Engage in people skills learning! Let’s turn interaction obstacles into business success in leadership, teamwork, and customer service experience. I invite your questions, share my experience, and welcome your wisdom.

Service Recovery, Goes Far Beyond Problem Solving!


Customers hope for no problems. Yet problems arise. Nothing is perfect. When they do, customer service recovery is the hot landing zone for success.


To meet customers’ expectations in that zone, we must know what customer service recovery is and build a culture including everyone — not just the front line. Some leaders define service recovery as “resolve the problem”. They apply great resources to it. They are stunned when customers leave despite the problem resolution. They wonder what customer expectations they missed.


Customer Service Recovery: Image are lights of airplane landing.

Customer Service Recovery Landing Zone for Success. Image by: Echo9er

Image by Echo9er via Flickr Creative Commons License.

Service Recovery Requires Far More Than Problem Solving

Here’s what these leaders missed in defining and delivering service recovery. In addition to solving the problem, we must …

  1. Illustrate Commitment.

    When customers experience trouble, our every move has to show total commitment to them. Ask yourself: What are we committed to? Standard procedures and processes? Organizational structure? Or the customers’ success?

    Good sense service recovery: Show commitment to the customers. Give them attention and make it easy for them! In the hot zone, replace routine everyday procedures with full focus on the customers as well as their problems. All the problem solving behind the scenes won’t rebuild trust if we ignore the customers and inflict more pain along the way.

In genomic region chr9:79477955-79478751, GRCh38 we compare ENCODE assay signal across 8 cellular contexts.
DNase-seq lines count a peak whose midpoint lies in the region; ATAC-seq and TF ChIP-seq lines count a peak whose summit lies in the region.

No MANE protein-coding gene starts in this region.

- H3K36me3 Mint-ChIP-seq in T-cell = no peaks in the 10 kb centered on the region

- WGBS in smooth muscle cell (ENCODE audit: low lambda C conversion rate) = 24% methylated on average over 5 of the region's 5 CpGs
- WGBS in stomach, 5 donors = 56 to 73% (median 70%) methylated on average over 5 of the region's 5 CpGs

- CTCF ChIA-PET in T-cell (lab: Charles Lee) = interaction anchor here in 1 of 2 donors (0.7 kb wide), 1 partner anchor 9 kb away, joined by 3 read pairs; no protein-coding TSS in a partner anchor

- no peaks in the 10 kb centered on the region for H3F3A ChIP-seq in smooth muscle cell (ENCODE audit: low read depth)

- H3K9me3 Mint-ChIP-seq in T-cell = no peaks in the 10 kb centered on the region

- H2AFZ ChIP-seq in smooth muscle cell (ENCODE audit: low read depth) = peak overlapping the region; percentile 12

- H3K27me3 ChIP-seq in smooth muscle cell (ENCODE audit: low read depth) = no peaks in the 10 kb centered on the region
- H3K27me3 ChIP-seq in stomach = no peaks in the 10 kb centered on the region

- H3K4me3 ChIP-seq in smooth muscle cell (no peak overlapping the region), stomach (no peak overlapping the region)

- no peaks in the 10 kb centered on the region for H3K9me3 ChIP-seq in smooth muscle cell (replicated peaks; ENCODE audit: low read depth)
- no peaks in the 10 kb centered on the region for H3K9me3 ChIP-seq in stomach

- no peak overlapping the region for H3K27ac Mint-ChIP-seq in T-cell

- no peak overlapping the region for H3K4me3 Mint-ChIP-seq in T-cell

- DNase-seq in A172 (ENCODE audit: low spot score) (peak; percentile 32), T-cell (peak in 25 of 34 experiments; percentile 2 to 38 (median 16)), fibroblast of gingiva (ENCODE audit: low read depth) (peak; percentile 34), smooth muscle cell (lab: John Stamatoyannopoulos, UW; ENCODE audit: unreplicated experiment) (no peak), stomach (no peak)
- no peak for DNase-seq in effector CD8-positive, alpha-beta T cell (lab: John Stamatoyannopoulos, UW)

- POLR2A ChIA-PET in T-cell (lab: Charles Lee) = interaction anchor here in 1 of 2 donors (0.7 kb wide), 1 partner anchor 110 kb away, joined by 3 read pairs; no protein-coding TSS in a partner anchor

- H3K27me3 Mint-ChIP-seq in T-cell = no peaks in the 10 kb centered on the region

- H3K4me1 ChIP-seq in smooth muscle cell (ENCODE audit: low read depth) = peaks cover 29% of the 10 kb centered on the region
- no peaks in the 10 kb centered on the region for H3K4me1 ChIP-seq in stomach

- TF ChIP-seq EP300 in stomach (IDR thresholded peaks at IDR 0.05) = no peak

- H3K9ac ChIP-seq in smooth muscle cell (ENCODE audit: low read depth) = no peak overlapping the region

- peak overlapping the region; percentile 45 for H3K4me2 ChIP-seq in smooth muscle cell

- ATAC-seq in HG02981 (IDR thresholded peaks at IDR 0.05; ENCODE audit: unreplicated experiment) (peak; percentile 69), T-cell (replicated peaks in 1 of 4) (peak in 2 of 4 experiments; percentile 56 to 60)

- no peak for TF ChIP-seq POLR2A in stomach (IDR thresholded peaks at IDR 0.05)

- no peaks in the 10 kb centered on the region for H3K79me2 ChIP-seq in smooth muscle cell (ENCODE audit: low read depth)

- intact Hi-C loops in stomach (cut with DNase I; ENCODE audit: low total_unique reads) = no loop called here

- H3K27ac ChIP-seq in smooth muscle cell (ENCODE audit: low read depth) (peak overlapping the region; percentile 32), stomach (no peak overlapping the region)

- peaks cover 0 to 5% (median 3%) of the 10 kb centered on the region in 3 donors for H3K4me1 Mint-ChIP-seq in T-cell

2. Work With Credibility.

    Leaders, credibility hinges on ownership and empowerment. Committed empowered team members with customer service people skills can deliver excellent service recovery. Non-empowered team members will fall short. Why?

    Because they can’t convince customers that the organization is owning the problem. They will always seem like smiling gatekeepers not capable customer advocates. During service recovery, this inflames the situation. Customers believe no one cares and nobody is doing anything. They leave with frustration and bad memories.

    Good sense service recovery: Empower team members with information. Give them permission to work across departments for credible service recovery. Else customers believe we care more about our company’s structure than we do them. Why should they return and be loyal?


  3. Collaborate and Team Up.

    If your business is comprised of structured silos, collaboration and teamwork can be the weak spot in service recovery. You can’t just give permission to an employee to work with another team. The other teams must welcome it and collaborate too.

    Good sense service recovery: If the top leader has asked you to lead service recovery improvements for the organization, engage your management and leadership peers. Work together to identify all teamwork obstacles to service recovery. Their teams must all deliver service recovery. These leaders and managers must help craft it.

    If your peers resist, it can be a sign that your organization’s commitment to service recovery is painfully weak. Rigid managers who protect their domain are placing internal politics ahead of customer well-being and the company’s success.


  4. Communicate Throughout the Process.

    Lack of information and sparse communication kill service recovery. Think of the pain it inflicts on customers. They can’t move on to achieve their goals. They feel helpless, incapable, and even panicky and desperate. It puts them on hold completely. Many think that not knowing is the worst. They see it as the height of selfish uncaring behavior.

    Good sense service recovery: There is no excuse for lack of communication. Keep customers informed throughout the process to show them you are owning the problem and working on it. If you have a resolution plan in place to solve some of the bigger problems, communicate it. Solving the problem is not enough.


  5. Show We Care.